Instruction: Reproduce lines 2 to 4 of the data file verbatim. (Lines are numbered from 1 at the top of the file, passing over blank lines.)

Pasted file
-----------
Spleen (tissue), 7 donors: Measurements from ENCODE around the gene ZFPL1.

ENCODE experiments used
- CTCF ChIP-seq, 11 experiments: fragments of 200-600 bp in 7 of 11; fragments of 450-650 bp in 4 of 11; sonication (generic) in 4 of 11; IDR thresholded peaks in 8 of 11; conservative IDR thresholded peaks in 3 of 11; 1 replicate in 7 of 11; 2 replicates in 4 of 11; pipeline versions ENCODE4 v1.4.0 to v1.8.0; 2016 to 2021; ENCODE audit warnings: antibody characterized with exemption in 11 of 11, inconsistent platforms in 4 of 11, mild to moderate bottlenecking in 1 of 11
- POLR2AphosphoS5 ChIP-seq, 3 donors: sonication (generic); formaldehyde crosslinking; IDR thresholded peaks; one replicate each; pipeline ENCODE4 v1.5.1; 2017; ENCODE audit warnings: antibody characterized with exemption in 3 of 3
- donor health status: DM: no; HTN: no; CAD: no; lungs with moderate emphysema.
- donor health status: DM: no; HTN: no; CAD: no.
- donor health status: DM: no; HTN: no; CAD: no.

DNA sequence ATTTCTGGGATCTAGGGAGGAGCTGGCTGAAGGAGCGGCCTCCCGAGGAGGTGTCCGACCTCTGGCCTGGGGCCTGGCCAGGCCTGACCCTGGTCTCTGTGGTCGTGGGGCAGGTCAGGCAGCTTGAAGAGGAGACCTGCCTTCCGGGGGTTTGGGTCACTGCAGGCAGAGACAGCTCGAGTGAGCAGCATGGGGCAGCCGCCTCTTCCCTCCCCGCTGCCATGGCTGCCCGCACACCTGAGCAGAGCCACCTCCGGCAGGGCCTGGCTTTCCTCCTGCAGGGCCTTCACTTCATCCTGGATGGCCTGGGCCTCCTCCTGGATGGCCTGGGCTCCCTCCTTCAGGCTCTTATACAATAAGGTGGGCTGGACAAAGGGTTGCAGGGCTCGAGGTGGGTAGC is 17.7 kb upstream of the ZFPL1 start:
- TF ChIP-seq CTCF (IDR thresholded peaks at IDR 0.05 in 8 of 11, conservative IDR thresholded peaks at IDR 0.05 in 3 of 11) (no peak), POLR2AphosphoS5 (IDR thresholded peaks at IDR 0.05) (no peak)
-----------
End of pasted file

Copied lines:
ENCODE experiments used
- CTCF ChIP-seq, 11 experiments: fragments of 200-600 bp in 7 of 11; fragments of 450-650 bp in 4 of 11; sonication (generic) in 4 of 11; IDR thresholded peaks in 8 of 11; conservative IDR thresholded peaks in 3 of 11; 1 replicate in 7 of 11; 2 replicates in 4 of 11; pipeline versions ENCODE4 v1.4.0 to v1.8.0; 2016 to 2021; ENCODE audit warnings: antibody characterized with exemption in 11 of 11, inconsistent platforms in 4 of 11, mild to moderate bottlenecking in 1 of 11
- POLR2AphosphoS5 ChIP-seq, 3 donors: sonication (generic); formaldehyde crosslinking; IDR thresholded peaks; one replicate each; pipeline ENCODE4 v1.5.1; 2017; ENCODE audit warnings: antibody characterized with exemption in 3 of 3